Nick Matthew may not have too many years ahead of him on the squash court, but the three-time world champion is working hard to ensure the next generation is well placed to follow in his footsteps.
This September will mark two years since Matthew opened his own squash academy - based at the Hallamshire Tennis and Squash club - with the aim of helping talented young players progress their game to the next level.
Matthew himself provides coaching in all aspects of the game alongside a team of staff who work alongside England’s most successful squash player day-to-day as part of his own professional set-up.
The youngsters are also afforded the opportunity to practice with experienced professionals visiting the club to train.
Now, nearly two years on, all of this is beginning to reap the rewards, says Matthew.
“It’s going really well [the academy]. When we started we had two juniors that were ranked nationally in the country,” he said.
“We had a decent junior set-up in terms of numbers but not many of them were playing around the country and in tournaments.
“At that elite level I think we’ve gone from two juniors who had a national ranking to 26 now, including one national champion (Nick Wall - British Junior Under-17 champion) as well as a girl called Charlotte Jagger, who’s in the top five U19s in the country.
“It’s gone from strength to strength.”
Matthew now wants to continue this progress and outlined his ambitions for the future.
“The goal is to try and turn Sheffield into the hub of squash in this country,” he said.
“The academy is one part of that. The others are links with the universities to attract young professionals, getting an amazing schools programme and disability programme, potentially things going through to underprivileged kids with coaching, education and healthy eating alongside introducing kids to sport.
“There’s lots of different opportunities and the academy is just one aspect of that.”
The 36-year-old was awarded an OBE in 2015 for his services to squash. In a professional career spanning nearly 20 years, his commitment to the sport has never wavered. Therefore, the academy offers an opportunity to continue his long association with the game.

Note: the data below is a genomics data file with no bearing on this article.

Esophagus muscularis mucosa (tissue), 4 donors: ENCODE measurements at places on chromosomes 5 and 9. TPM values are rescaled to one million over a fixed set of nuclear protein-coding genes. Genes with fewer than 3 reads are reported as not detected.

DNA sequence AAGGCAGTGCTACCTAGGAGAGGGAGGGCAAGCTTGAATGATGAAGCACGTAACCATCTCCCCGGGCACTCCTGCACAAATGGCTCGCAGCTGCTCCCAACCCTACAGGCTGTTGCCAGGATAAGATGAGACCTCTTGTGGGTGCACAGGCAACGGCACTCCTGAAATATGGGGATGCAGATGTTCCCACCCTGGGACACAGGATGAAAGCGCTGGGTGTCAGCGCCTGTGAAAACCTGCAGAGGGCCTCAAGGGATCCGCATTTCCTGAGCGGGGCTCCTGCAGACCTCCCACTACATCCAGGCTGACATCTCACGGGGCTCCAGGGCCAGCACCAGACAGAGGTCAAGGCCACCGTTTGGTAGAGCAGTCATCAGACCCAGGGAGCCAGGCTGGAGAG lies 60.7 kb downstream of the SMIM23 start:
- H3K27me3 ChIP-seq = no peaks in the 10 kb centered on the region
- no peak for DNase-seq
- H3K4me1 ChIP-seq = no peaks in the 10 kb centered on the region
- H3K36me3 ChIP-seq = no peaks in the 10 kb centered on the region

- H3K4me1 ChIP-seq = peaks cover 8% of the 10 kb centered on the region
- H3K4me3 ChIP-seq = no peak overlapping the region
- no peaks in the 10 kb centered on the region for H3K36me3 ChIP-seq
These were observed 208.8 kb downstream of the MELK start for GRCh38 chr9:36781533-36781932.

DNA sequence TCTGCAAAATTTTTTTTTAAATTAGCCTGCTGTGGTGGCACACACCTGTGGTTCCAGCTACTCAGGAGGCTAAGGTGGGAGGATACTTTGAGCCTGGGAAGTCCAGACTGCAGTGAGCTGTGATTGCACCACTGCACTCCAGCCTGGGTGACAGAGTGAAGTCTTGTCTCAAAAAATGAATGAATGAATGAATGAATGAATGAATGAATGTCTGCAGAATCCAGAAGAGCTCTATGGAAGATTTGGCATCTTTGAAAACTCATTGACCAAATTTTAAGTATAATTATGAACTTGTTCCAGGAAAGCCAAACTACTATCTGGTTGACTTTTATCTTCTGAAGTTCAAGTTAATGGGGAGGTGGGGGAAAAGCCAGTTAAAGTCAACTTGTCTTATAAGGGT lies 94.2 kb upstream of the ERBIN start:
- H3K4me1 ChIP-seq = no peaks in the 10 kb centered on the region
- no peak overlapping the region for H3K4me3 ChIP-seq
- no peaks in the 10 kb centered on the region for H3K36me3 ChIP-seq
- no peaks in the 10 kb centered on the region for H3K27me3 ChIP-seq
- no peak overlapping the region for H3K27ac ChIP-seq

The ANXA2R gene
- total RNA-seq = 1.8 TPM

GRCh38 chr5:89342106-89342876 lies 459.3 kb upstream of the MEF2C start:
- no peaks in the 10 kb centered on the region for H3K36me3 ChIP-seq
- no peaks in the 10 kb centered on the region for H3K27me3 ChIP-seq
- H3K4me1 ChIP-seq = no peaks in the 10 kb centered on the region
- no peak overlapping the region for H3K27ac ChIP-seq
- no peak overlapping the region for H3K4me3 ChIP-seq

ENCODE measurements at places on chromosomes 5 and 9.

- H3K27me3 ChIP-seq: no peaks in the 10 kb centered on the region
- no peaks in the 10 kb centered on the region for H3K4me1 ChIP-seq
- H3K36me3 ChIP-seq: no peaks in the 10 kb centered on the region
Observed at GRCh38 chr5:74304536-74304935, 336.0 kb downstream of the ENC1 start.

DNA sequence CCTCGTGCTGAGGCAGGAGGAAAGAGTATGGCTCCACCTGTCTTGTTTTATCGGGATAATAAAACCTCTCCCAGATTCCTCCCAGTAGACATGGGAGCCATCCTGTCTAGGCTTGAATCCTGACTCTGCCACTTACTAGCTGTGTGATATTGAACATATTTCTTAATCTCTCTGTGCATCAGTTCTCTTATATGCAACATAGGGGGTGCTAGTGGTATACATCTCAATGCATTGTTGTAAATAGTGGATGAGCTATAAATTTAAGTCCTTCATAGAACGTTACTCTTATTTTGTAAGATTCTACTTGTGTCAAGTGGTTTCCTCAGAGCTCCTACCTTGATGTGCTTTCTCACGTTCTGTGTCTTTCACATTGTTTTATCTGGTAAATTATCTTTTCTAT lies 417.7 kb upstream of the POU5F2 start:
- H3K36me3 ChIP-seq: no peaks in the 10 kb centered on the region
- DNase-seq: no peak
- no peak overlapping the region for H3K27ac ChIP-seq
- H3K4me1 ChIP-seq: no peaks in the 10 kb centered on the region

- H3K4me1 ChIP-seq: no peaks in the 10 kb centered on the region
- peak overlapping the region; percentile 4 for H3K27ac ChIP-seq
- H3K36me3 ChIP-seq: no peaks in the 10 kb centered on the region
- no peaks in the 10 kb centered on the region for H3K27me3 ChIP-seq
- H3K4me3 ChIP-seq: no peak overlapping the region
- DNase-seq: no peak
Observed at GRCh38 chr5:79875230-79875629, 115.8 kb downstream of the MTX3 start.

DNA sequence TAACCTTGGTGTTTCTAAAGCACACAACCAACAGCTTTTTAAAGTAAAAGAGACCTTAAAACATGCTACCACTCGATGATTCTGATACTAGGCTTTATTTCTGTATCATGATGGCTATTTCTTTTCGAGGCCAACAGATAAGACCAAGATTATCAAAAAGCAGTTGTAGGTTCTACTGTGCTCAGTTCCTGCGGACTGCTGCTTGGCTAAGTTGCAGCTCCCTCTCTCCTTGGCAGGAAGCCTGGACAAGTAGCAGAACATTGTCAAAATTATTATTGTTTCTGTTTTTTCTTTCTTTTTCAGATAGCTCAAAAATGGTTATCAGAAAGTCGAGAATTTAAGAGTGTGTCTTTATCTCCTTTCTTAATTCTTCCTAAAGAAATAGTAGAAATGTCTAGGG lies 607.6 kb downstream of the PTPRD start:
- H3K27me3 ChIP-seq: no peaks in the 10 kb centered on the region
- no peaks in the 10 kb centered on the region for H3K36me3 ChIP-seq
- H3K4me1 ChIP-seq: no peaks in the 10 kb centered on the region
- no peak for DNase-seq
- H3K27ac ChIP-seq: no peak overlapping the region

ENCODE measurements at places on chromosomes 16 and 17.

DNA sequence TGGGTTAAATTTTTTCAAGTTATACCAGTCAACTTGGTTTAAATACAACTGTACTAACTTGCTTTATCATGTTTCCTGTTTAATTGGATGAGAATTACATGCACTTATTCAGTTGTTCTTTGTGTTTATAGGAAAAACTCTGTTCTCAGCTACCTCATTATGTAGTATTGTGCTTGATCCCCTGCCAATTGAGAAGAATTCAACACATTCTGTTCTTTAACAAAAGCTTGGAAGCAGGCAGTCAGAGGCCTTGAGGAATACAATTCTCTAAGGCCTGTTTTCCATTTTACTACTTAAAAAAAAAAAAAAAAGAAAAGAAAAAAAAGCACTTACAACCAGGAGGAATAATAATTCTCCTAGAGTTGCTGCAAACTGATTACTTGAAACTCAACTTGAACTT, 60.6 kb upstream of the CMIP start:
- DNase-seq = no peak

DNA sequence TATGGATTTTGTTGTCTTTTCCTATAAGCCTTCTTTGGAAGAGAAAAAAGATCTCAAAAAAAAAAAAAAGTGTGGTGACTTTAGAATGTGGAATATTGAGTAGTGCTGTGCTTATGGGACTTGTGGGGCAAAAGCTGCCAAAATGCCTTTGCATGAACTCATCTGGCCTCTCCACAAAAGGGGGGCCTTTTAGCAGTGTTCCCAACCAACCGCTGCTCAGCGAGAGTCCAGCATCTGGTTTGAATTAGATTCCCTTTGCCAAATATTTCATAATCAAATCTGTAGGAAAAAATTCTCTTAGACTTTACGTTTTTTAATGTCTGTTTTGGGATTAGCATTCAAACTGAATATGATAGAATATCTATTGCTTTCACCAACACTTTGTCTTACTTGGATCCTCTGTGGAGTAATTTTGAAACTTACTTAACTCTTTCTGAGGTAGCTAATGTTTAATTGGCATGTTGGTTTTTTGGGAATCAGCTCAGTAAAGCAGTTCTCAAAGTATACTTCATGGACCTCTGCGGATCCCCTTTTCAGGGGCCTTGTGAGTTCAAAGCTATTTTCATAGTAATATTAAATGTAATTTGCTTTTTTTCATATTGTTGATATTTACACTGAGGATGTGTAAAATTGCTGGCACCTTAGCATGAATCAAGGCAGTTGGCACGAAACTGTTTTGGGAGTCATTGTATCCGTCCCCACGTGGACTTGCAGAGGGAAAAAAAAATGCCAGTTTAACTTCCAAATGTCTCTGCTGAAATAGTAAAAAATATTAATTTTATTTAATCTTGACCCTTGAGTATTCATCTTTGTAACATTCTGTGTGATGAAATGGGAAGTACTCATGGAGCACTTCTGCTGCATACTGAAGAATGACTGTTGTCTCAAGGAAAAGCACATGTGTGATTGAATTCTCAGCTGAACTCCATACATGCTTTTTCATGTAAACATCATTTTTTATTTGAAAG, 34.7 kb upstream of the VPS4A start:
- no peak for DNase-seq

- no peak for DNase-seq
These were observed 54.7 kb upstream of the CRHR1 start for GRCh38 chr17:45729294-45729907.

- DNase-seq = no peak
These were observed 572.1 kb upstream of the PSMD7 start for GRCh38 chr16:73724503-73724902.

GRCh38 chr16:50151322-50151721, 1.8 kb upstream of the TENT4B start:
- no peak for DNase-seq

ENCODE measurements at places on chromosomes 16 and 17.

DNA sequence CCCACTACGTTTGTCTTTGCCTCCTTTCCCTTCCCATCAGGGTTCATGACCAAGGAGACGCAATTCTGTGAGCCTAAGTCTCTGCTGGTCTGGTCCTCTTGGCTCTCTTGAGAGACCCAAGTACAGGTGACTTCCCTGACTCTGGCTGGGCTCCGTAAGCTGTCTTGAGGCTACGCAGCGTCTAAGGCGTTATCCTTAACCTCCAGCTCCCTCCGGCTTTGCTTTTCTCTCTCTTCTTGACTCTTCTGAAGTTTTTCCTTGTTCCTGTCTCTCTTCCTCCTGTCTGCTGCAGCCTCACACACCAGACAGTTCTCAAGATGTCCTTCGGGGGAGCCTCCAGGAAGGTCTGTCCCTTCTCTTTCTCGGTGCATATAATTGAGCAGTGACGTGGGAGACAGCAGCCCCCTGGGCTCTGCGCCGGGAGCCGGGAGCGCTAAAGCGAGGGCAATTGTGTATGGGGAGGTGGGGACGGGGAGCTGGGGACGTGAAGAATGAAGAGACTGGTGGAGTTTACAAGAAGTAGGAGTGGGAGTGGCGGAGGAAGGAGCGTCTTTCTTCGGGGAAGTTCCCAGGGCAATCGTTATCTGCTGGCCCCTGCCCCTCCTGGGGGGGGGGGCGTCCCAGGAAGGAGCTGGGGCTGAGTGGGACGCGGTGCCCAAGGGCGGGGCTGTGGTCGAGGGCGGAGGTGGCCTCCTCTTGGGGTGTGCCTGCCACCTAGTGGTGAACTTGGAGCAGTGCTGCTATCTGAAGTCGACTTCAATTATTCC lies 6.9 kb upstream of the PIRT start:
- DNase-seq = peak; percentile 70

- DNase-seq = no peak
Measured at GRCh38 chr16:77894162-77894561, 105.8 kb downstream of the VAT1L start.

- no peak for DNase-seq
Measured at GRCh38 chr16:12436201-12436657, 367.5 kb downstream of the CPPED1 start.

“I was at the point in my career where I was ready to give something back. It helps me with a good focus off the court as well,” he said.
“I think if you just wait until your playing career is over then you might take your time to set it up and then you sort of lose momentum. I wanted to do it while I was very much still an active player at the top of the game with a profile in the sport and a good team.
“I’ve obviously needed amazing staff to work on it on a day-to-day basis. The head coach Neil Guirey and obviously the support of Hallamshire Tennis and Squash club to run it and the staff there on a daily basis.”
Despite the commitment of the academy, Matthew’s own playing ambitions haven’t suffered. He has set his sights on competing at the 2018 Commonwealth Games in Australia, and hasn’t ruled out adding to the three gold medals he has previously won at the tournament.
“That’s probably something that I’ve been looking at as a bit of a swansong, not just to make up the numbers,” he said.
“It’s going to be a long journey, hard work and dedication to do it.”
After his playing days conclude, however, continuing to help the next generation of players will take centre stage.
“My involvement will get more and more hands-on as my playing career goes swanside,” said Matthew.
“Hopefully what I’ve done in starting it when I did was give me the opportunity to then really build on the platform that it’s already got when I retire.
“Sheffield’s a really sporting city, we want to capitalise that on squash.
“Squash is a perfect sport for that [healthy living] with it being voted for the last two years the world’s healthiest sport.”
What is clear is that Matthew will continue to be an active ambassador for the sport long after he steps back from playing the game professionally. Although he feels publicity for squash has improved, in time he hopes it can get more of the widespread recognition it deserves.
“I think it is definitely growing. It doesn’t get the profile of football, cricket or rugby, tennis with Wimbledon on right now of course but it doesn’t do too bad,” he said.
“There’s lots of sports that are in the Olympics that haven’t got the successful tour and don’t get the publicity we get.
“We’re just trying to build it all the time, we try and see the glass being half-full, rather than half-empty and keep trying to grow it little by little.
“I think the key is getting more schools involved, getting in major games like the Olympics and if we’ve got a platform then hopefully it will take off.”